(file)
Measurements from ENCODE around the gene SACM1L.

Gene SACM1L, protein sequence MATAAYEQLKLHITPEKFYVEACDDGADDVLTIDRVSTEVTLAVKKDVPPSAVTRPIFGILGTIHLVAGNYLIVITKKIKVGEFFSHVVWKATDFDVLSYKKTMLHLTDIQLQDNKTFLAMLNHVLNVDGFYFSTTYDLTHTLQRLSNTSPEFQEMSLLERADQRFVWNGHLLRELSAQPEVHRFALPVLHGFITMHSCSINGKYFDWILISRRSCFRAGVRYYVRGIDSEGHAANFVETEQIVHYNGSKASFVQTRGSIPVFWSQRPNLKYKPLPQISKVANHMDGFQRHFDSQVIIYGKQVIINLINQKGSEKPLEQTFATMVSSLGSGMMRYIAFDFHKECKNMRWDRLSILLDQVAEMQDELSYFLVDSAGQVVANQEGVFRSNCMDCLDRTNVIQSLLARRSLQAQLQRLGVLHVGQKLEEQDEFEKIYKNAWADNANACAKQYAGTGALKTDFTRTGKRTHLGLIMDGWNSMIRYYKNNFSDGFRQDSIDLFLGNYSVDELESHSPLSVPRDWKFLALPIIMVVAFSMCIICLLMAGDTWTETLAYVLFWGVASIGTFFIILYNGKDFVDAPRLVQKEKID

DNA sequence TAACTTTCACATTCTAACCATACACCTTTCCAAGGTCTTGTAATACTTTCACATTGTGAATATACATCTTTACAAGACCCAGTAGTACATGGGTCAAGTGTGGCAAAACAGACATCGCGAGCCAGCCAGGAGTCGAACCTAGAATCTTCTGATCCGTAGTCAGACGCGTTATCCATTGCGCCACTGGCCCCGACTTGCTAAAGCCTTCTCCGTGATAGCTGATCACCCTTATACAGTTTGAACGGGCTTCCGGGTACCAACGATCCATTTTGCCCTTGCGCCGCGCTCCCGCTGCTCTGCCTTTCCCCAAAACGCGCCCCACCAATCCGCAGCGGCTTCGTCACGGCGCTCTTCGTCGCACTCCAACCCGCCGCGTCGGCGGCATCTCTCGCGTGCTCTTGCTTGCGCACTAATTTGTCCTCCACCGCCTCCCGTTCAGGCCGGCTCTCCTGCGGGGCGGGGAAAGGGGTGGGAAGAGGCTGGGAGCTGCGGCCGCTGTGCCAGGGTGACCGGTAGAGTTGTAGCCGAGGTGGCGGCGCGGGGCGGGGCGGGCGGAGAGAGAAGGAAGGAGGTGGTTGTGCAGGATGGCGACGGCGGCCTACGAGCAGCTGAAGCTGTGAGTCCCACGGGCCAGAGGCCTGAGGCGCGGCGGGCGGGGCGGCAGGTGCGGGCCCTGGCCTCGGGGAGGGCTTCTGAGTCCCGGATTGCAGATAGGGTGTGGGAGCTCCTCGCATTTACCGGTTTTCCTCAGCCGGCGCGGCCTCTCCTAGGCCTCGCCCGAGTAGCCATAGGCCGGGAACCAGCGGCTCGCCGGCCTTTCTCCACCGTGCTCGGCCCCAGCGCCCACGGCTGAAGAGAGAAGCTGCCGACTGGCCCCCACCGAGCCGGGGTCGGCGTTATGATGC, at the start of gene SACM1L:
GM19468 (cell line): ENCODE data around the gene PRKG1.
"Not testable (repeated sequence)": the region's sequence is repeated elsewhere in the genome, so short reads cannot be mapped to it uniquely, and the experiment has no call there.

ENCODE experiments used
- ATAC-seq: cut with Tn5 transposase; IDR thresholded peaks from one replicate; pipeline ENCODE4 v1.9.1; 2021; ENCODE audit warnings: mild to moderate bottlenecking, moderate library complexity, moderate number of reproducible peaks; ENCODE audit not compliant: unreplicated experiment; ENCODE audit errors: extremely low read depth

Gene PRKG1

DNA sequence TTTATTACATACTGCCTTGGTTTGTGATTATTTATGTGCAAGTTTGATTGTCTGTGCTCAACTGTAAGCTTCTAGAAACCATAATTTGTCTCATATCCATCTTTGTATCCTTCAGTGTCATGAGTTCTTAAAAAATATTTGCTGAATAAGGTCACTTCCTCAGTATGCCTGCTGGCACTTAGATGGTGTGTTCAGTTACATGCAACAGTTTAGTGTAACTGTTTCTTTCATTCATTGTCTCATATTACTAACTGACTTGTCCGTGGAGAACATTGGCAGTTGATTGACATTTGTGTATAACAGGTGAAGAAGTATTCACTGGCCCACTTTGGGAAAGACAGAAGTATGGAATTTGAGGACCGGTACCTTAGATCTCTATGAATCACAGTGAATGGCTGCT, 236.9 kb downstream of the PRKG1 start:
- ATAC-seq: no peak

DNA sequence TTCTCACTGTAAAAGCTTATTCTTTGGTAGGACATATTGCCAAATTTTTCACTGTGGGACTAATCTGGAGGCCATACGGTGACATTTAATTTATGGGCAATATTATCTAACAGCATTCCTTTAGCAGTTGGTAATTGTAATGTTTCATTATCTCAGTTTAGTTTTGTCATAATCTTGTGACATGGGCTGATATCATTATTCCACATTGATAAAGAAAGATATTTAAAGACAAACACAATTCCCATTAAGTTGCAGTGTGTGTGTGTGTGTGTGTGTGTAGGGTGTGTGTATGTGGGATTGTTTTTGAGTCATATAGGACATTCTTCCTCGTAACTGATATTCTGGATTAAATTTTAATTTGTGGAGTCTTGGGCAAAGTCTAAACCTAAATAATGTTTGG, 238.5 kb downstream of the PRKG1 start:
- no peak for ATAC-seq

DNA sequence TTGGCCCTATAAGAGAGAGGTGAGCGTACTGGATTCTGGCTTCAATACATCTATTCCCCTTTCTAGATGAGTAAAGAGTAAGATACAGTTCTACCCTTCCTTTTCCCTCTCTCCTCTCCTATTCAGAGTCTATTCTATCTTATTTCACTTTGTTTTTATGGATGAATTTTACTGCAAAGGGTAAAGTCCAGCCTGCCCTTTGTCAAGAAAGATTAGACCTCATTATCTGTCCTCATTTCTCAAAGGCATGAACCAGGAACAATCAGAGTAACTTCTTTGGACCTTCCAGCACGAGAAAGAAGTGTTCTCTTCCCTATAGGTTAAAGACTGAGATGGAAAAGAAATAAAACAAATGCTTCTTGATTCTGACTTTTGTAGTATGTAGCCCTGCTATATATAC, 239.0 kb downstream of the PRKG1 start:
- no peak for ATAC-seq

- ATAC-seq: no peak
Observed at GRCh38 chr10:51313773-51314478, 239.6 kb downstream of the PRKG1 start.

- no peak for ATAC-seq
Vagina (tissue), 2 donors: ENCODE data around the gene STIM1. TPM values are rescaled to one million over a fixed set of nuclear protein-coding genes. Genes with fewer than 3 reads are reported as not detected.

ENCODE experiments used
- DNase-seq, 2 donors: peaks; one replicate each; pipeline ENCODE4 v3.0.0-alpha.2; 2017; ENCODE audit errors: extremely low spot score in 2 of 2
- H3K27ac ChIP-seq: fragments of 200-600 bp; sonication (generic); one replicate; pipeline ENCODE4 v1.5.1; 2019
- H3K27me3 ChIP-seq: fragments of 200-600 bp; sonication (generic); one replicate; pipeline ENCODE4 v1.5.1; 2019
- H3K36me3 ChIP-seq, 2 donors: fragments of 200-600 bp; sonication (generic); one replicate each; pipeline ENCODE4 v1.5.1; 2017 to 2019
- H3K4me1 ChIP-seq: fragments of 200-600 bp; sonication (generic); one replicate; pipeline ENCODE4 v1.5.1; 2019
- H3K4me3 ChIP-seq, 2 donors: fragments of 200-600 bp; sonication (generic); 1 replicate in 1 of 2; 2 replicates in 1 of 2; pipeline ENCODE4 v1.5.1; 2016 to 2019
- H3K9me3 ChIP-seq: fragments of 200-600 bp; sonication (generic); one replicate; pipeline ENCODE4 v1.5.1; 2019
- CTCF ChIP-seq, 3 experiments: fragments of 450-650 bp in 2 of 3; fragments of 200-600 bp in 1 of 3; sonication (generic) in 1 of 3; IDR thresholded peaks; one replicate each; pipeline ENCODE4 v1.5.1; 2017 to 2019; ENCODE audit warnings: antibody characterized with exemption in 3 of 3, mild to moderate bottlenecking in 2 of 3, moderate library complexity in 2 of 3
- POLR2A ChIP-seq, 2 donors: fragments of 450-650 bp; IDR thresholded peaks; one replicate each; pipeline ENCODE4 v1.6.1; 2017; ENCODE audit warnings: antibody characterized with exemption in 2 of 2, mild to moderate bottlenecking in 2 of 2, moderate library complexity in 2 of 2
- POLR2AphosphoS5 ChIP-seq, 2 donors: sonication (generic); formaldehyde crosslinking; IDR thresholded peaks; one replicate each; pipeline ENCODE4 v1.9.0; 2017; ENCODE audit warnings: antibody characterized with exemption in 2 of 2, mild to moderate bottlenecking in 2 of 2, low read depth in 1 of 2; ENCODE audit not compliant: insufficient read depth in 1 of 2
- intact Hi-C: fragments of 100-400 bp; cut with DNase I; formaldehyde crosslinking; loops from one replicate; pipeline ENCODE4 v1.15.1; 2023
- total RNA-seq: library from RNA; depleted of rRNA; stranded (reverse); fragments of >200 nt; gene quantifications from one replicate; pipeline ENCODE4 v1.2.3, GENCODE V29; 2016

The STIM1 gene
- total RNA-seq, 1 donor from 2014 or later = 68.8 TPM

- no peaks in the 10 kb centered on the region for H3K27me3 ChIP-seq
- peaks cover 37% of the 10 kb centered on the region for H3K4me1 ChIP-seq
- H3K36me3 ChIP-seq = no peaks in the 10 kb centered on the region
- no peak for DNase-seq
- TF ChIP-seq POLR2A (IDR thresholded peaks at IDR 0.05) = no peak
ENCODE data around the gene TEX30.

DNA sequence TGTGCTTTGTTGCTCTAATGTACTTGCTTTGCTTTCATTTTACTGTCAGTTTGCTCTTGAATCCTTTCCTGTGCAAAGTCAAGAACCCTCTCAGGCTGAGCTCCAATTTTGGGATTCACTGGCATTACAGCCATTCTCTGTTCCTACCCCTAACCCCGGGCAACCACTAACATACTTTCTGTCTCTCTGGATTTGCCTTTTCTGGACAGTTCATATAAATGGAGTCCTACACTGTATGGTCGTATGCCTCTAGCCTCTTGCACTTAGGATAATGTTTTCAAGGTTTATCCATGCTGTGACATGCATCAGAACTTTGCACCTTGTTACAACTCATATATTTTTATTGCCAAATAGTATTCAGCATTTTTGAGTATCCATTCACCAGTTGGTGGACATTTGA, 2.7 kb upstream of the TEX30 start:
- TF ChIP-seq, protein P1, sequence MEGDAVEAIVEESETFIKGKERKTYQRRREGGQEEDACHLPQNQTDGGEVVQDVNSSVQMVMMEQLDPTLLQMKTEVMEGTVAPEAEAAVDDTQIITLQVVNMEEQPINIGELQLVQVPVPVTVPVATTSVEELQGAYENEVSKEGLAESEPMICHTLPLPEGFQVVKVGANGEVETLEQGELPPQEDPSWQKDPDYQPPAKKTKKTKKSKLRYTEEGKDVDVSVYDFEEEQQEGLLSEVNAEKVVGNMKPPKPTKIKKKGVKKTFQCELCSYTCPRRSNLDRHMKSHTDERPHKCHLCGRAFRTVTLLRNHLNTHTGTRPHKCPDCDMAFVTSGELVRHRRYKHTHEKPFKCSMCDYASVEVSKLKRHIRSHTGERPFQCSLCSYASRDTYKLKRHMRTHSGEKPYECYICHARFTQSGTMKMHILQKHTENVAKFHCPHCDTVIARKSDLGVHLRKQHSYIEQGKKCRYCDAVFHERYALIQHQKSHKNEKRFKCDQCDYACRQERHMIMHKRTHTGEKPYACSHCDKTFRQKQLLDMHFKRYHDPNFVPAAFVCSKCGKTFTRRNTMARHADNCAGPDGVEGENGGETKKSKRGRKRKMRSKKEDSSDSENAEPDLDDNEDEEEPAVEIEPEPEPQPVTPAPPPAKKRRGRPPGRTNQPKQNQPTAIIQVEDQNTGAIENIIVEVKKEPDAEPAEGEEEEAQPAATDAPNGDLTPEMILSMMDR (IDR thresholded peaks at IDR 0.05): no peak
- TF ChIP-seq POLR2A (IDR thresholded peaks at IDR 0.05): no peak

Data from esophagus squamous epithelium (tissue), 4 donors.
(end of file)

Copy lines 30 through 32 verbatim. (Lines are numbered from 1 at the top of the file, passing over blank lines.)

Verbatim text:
- intact Hi-C: fragments of 100-400 bp; cut with DNase I; formaldehyde crosslinking; loops from one replicate; pipeline ENCODE4 v1.15.1; 2023
- total RNA-seq: library from RNA; depleted of rRNA; stranded (reverse); fragments of >200 nt; gene quantifications from one replicate; pipeline ENCODE4 v1.2.3, GENCODE V29; 2016

The STIM1 gene